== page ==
While millions of people relish in the idea of smartphones and what they can do, medical advancements are just as noteworthy. Since 2000, the health industry has made just as many leaps and bounds as the most powerful of mobile devices. Many of them may change the course of humanity in the near future. Here are just a few of those forms of technology that are beginning to make headway in reality.
Being able to stop a bleed can be pivotal in someone’s survival. In 2013, Joe Landolina invented a gel that has potential to stop massive internal and external bleeding almost instantly. Although the product was originally invented for veterinarians, scientists are working to port it for human use. This could mean lives may be saved in the event of severe trauma while en route to the hospital in an ambulance.
Advanced Medical Imaging
Internal monitoring of the body, such as imaging centers in NJ, play a vital role assisting doctors in diagnosing complications without invasive surgery. Although this isn’t a new form of technology, it’s the accuracy of these scans that is continuing to improve. Doctor’s are more likely to identify problems today than they were a few decades ago because of higher resolutions and more efficient hardware.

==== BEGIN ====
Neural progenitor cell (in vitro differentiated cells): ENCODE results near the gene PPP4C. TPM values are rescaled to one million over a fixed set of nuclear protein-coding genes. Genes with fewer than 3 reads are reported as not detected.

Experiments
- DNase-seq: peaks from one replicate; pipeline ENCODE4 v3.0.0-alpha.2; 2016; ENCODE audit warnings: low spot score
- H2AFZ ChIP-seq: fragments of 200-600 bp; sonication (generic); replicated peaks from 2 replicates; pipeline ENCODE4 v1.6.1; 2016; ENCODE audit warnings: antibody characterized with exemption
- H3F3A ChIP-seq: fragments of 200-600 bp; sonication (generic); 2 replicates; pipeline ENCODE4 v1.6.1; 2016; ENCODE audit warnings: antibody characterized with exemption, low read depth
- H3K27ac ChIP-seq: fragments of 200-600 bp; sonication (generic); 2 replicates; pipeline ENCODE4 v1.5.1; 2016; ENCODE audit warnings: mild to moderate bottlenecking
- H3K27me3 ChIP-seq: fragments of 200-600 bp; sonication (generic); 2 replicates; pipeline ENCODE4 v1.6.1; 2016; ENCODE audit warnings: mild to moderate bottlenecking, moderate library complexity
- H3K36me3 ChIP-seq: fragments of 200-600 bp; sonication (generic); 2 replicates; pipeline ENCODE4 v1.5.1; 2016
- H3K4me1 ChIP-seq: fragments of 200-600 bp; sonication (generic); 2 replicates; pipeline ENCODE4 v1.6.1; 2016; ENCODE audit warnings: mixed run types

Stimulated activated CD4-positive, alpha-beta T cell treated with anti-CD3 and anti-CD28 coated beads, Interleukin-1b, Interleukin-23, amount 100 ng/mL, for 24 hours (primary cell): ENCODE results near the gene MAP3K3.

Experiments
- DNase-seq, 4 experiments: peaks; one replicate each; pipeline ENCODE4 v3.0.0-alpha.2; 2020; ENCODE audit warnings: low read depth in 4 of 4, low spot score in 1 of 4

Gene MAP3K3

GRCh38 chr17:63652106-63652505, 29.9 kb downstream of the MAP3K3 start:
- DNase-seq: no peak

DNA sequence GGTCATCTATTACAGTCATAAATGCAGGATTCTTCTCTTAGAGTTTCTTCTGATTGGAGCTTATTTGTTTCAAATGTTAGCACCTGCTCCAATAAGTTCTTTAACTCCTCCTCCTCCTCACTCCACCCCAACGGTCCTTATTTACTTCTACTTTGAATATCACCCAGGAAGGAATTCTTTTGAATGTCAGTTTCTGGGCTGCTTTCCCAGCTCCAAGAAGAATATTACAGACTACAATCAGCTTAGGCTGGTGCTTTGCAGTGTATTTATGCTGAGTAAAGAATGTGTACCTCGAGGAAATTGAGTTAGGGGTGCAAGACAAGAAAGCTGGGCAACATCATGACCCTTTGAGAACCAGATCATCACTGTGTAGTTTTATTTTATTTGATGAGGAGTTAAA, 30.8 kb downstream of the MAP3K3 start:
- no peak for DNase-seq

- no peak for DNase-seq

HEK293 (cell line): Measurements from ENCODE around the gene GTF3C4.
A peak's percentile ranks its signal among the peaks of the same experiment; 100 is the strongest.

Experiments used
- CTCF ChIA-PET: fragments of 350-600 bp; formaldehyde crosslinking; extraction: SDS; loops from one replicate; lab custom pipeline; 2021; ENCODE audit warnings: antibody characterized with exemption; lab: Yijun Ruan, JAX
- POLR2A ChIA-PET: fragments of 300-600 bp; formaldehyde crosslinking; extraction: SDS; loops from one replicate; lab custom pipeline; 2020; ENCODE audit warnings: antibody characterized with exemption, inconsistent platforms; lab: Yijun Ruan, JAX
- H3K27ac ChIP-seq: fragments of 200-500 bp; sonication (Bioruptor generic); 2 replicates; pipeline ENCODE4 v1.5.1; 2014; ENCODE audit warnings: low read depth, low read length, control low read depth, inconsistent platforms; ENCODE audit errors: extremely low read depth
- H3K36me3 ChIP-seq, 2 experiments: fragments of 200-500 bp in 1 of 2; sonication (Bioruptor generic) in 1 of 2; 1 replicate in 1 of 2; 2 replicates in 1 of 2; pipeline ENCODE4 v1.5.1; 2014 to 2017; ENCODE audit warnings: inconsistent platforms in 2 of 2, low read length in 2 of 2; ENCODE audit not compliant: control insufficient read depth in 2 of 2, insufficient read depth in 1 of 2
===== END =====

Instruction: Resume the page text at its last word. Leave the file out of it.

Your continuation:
Artificial Cell Replacements
Scientists are working on using various artificial components in order to create cell replacements. This goes beyond the infamous stem-cell research which sparked a great deal of controversy. At McGill University, there is on-going research for using blood substitutes and cells that will be less likely to be rejected after transplant.
3D Printed Organs
The use of 3D printers has spread throughout many industries. In the medical field, organs and bones are being created using printable tissue. Scientists are confident these units will be able to eliminate the need of organ waiting lists in the future. An organ or bone replacement could be printed to the exact specifications of the patient in very little time.
Bio-electric Energy Devices
Pacemakers and other pieces of wearable technology often have to be replaced when the batteries begin to fail. However, scientists are working on units that can harness the power of the body in order to keep these devices functional. For instance, a pacemaker can be used to harness power from the motion of a beating heart.
The advancements of medical technology has potential to eliminate many of the troubles society has today. From artificial organ replacement to devices operating off of the beat of your heart, the future of humanity doesn’t look as bleak as it did in the 1900s. What kinds of technology will be developed over the course of the next few decades?